I want my Credit ScoreI' m trying to get my credit rating
Restoring our creditworthiness
Having read this blogs for a while, you may know that during our times in debt, we had to complete a DMP because we could not allow ourselves to make our own repayments. With our believers we agreed to make a lower, more controllable monetary contribution while our financials were really poor so we could allow ourselves to do it.
However, this means that every few months we are in arrears with our debt because we do not adhere to the initial loan contracts. Initially, we did not know what effect this would have on our creditworthiness, as survival was the top priorities. One of the major effects of participating in a LMP is that the failures remain on our credit files 6 years after the date of the last failure, making it hard for us to obtain credit during that period.
While we don't want to end up in a shedload of debts again by any means, but we do want to get a mortgages one of these days, so we have to do what we can to fix our creditworthiness, to keep ourselves in good shape, to get a mortgages when the times are right (and when we've spared a massive down payment).
Again and again I refer to "our" creditworthiness as I am writing this because the husband and I are linked to each other's credit files and any mortgages for which we are approved are always linked to our two results. That is to say that my own score, when I last reviewed it a few month ago, was in the high 900s, which means it was high.
DMP was only in the husband's name, so we completely anticipated that his credit rating would be quite bad and that we would have to waste a long amount of quality improving it. In order to do this, we registered for a free Experian evaluation version (and immediately canceled it to save money)!
What is a good credit rating? A credit rating between 881 and 960 is good and a credit rating between 961 and 999 is outstanding, according to the Experian. I think the mean credit rating for the Experian is 900. Think of our suprise when the husband's credit rating was 975?! Obviously, we thought there must have been some kind of flaw initially, but looking at the credit reports in detail, it shows that the husband has a choice of credit assets and manages them well (our mortgages on our former home and our home bank accounts). Our credit reports show that the husband has a choice of assets and manages them well (our mortgages on our former home and our home bank accounts).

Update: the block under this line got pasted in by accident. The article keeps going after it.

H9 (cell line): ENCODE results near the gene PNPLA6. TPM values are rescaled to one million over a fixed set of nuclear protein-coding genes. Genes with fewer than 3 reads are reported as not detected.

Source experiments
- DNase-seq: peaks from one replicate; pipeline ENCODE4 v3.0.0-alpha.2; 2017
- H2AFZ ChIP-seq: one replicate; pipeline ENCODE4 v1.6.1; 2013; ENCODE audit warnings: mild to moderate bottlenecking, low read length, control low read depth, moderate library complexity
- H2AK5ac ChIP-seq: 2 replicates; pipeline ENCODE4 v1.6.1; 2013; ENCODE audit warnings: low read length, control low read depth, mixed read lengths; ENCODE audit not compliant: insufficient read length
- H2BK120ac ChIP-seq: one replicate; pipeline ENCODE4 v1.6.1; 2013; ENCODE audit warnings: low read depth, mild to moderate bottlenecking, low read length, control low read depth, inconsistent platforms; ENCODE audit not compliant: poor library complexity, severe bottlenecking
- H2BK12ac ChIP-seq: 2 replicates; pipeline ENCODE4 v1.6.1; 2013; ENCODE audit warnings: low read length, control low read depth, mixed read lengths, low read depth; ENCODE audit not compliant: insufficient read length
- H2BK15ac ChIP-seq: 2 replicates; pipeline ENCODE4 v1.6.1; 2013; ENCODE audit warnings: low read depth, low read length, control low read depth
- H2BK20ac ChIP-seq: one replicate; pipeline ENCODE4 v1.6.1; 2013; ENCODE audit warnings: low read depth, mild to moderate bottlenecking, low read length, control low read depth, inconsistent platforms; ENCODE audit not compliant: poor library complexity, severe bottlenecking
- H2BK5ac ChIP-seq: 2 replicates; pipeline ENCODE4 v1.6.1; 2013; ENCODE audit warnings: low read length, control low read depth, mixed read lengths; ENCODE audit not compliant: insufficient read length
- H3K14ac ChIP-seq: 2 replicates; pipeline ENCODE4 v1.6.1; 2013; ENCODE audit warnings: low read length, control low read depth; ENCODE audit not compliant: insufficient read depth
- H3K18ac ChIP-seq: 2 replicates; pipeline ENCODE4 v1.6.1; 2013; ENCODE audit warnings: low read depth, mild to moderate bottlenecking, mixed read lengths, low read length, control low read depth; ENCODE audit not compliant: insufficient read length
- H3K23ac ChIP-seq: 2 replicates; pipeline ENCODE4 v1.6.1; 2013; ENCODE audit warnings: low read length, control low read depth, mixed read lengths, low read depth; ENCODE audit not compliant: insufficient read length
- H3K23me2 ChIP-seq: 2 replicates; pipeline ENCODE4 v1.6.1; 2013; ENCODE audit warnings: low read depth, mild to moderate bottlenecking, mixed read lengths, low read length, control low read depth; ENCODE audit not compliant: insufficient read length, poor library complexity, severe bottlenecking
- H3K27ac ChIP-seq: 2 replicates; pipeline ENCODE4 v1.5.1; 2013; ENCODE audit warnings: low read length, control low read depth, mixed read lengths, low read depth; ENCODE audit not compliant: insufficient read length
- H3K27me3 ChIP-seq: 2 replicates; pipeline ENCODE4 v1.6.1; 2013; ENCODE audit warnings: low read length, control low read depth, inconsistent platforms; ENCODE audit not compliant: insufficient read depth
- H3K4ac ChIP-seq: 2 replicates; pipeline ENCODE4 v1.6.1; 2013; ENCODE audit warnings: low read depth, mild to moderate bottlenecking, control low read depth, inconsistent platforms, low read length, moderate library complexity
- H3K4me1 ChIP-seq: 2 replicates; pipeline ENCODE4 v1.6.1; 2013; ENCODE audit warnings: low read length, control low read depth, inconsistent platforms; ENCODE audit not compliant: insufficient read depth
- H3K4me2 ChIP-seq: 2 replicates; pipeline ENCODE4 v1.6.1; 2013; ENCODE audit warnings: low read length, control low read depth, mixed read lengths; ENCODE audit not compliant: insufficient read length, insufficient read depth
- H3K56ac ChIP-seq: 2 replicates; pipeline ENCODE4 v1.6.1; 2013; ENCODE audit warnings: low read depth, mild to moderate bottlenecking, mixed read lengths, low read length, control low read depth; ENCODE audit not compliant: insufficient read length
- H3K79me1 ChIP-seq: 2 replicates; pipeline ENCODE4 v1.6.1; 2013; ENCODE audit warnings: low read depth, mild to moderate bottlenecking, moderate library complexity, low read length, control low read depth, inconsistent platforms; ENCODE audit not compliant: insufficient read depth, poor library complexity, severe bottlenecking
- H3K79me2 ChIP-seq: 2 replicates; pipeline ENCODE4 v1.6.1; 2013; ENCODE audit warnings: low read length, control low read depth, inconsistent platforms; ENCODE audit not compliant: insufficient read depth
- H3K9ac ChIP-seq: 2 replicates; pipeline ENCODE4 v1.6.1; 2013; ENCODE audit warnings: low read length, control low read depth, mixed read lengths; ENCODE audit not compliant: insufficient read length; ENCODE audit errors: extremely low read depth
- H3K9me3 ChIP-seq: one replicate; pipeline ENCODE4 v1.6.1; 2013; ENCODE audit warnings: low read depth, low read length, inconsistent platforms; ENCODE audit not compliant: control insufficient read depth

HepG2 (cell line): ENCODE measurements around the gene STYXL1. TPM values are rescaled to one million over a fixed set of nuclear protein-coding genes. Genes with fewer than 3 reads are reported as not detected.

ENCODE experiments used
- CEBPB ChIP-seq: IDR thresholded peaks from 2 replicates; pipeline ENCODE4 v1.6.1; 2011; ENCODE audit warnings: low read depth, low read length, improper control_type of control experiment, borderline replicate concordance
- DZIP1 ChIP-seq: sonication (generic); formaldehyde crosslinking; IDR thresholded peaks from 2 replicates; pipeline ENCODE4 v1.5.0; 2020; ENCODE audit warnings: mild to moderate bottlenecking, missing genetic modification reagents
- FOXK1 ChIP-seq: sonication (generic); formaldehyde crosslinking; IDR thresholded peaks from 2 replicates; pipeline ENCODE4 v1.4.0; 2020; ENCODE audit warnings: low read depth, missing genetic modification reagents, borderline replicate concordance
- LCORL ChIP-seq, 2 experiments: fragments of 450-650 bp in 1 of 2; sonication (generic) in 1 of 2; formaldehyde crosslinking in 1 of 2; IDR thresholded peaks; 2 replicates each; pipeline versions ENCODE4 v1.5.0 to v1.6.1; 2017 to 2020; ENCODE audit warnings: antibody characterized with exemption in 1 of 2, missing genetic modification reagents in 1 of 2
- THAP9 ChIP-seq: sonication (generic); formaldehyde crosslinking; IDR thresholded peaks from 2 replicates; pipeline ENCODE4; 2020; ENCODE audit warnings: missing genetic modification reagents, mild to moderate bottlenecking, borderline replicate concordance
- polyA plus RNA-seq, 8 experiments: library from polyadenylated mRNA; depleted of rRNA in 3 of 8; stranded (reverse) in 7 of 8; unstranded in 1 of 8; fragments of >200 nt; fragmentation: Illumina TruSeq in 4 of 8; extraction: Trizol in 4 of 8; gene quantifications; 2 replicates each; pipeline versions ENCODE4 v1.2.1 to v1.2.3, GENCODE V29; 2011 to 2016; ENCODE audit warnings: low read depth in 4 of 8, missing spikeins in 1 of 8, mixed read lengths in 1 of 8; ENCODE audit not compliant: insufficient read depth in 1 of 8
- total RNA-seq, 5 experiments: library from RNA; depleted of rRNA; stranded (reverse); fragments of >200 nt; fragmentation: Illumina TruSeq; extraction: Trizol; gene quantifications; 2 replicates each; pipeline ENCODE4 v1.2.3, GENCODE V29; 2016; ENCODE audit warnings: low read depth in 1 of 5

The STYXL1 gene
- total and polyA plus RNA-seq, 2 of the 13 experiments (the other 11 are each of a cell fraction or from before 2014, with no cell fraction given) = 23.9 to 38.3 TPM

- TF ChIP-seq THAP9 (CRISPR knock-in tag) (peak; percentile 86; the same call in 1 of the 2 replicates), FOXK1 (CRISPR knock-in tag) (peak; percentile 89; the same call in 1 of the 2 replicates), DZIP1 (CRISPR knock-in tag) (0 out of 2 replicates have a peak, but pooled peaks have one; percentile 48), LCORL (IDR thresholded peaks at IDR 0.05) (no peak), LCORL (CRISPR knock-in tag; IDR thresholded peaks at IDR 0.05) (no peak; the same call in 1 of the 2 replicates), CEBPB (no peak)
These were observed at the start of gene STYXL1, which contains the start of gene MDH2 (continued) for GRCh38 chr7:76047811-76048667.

Everything that shows up on the credit reports and on the bad debts. And we can also see that there is no longer a harmful imprint on the record where he applied for credit and was then refused, as this would undoubtedly have reduced his creditworthiness. These are a few things that we plan to do to ensure that the credit rating of the husband on the face of things is high.
It is not our intention to seek a mortgage in the foreseeable term to prevent refusals from showing up in his record. Several of our believers contained in our GMP have flagged the husband's record as the paid indebtedness and the close bankroll. It is at the creditor's own judgement to flag the liabilities as settled and it seems that some of them have chosen not to do so.
Another thing we will do is to apply for a "bad credit card" which we know will be acceptable to the husband (already had a Vanquis guarantee quote by mail, but will check all poor credit out there to see which one would best fit us).
To be able to be credited for a credit and then show that credit can be used correctly by fully covering it every full months should really help sustain the husband's apparently "excellent" credit rating. How do you rate the creditworthiness? You got any advice on fixing credit crunch?